When it comes to selling the new PC version of Gears of War, Bleszinski wants as many people as possible who played the 360 version of Gears to go play the PC version. He said that in addition to the new content, the editor is a huge thing that he thinks people are going to want to get their hands on. Epic is shipping the Unreal Editor, which are the very same tools they used to build the game, with the PC version of Gears.

"People who have played the hell out of the 360 version and have beaten it on Insane and have played through all of the maps have something that they can check out and experience and go behind-the-scenes and become amateur game makers," said Bleszinski.

Back in the day, Bleszinski said he had to buy a copy of Visual Basic to code games. He wishes he had something like Unreal Editor to help him develop his skills.

"I was a shitty programmer and an even worse artist, but I somehow managed to code and stumble my way through... like painting my own pictures to make my own game, because I was that hungry and I wanted to make my own games that badly," said Bleszinski. "Today, there are a lot of great colleges that have great game development programs and many of them use Unreal Engine. They assemble these fire team cabals of students to put their own games and mods together, which I think is a great way to teach people the development process not only from the tools and technology process, but also from the social interaction and team-based dynamic of game development and the reasonable trade-offs that are always involved in development."

Bleszinski said that any time somebody asks him how to get into the games business he tells them to pick up a copy of Gears PC or Unreal Tournament III and use the Unreal Editor. The best thing to do is to pick one thing and do it better than anyone else, whether that's making amazing levels or figuring out how to build a 3D character and import it, or figuring out how to modify Unreal Script and become a programmer. He said aspiring game makers should pick a discipline and stick with it and if he or she has some talent, they will get a job. There are a half-dozen employees at Epic Games that came from the mod community.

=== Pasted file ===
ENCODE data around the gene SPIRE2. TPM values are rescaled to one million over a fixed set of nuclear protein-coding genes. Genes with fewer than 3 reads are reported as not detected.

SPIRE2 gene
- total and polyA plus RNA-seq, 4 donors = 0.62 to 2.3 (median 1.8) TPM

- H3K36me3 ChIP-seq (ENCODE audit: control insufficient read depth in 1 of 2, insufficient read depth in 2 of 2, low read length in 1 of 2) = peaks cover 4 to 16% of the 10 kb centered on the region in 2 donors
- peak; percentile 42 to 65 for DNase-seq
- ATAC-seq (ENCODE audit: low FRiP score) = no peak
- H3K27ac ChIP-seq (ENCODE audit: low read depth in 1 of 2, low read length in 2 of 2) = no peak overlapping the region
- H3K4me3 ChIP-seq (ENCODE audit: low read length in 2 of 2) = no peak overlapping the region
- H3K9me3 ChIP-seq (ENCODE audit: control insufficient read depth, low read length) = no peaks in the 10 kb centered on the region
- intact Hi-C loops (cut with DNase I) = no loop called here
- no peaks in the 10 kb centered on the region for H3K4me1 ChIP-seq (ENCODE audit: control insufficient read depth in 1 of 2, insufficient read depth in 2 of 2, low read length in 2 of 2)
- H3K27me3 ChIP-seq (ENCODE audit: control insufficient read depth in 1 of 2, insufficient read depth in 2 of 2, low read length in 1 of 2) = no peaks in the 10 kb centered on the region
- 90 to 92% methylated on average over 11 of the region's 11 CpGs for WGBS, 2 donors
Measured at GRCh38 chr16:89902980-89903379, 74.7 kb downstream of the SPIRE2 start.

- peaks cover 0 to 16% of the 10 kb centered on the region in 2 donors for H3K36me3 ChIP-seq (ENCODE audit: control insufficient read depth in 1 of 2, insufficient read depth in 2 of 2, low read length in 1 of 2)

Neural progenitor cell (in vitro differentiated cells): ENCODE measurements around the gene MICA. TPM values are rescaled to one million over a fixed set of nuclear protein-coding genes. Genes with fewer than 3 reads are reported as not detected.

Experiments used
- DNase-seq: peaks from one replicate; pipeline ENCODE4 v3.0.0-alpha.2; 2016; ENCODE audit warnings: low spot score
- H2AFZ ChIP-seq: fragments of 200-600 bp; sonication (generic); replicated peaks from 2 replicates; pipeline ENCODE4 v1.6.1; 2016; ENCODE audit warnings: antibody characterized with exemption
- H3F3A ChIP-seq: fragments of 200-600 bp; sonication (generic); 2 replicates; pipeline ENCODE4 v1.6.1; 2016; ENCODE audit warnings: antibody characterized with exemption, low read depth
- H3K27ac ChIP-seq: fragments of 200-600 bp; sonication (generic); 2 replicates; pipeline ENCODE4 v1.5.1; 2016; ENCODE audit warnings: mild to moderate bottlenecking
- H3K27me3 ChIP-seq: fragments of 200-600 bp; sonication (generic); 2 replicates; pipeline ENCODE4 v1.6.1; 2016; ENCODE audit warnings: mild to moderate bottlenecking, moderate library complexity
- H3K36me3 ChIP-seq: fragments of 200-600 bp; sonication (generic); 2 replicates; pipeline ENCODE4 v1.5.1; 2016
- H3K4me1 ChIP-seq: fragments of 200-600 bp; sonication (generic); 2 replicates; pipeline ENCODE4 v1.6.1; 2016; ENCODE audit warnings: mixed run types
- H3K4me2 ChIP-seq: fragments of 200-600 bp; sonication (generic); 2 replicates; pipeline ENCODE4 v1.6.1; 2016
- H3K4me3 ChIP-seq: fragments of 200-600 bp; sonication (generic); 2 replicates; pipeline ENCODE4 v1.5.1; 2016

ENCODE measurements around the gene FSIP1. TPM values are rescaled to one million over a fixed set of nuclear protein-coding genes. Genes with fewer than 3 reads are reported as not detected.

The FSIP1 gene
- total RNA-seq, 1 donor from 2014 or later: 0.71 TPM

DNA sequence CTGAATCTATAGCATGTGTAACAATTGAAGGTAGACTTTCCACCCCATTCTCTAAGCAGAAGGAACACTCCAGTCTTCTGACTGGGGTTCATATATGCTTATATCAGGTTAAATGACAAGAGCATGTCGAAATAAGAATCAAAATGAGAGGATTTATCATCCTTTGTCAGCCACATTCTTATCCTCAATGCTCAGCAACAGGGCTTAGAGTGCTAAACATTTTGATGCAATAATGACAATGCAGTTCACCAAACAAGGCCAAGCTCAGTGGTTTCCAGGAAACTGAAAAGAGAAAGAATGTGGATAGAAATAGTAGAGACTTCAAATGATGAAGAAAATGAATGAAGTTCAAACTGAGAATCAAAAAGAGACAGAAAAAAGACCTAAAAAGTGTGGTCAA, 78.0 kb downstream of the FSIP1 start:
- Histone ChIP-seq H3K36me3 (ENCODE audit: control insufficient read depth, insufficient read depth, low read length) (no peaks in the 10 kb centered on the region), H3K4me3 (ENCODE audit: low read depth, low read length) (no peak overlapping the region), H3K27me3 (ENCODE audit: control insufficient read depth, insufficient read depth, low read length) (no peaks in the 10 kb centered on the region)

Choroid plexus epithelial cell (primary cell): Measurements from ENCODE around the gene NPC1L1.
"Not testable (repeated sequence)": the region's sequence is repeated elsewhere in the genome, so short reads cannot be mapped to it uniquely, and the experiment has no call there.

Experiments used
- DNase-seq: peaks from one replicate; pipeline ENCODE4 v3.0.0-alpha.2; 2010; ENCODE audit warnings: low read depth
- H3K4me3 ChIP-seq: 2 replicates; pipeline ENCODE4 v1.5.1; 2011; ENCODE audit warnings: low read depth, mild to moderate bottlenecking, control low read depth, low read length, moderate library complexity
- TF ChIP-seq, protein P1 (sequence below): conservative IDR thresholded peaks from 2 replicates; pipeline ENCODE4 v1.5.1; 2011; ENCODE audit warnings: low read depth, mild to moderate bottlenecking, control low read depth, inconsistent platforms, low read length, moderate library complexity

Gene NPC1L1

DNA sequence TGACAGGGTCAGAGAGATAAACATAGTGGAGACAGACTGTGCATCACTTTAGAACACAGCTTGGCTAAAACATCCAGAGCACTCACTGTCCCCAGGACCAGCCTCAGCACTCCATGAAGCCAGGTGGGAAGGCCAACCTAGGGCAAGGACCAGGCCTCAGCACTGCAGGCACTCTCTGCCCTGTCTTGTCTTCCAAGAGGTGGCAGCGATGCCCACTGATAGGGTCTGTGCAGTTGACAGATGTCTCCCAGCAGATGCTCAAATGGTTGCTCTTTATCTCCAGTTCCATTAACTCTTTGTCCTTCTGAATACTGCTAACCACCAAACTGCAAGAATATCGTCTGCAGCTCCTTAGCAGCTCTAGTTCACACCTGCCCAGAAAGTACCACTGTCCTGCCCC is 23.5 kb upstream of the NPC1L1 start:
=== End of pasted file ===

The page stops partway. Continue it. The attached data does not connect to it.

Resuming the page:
"These are guys that I had been corresponding with since they were 16 years old," said Bleszinski. "They'd just got their drivers licenses and instead of being teenagers and going out chasing girls they were wanting to be in the business and now they have great jobs and are making a living developing games. Some of these guys I've had mentoring relationships with for seven or eight years, where I'd download a map and check it out because I thought it was cool and e-mail the designer and give him tips. This would lead to putting them on contract or purchasing their maps and eventually some of them would come on board on a trial basis and eventually they'd end up with a job here. It's this wonderful, organic cycle that you don't often see in the world of entertainment."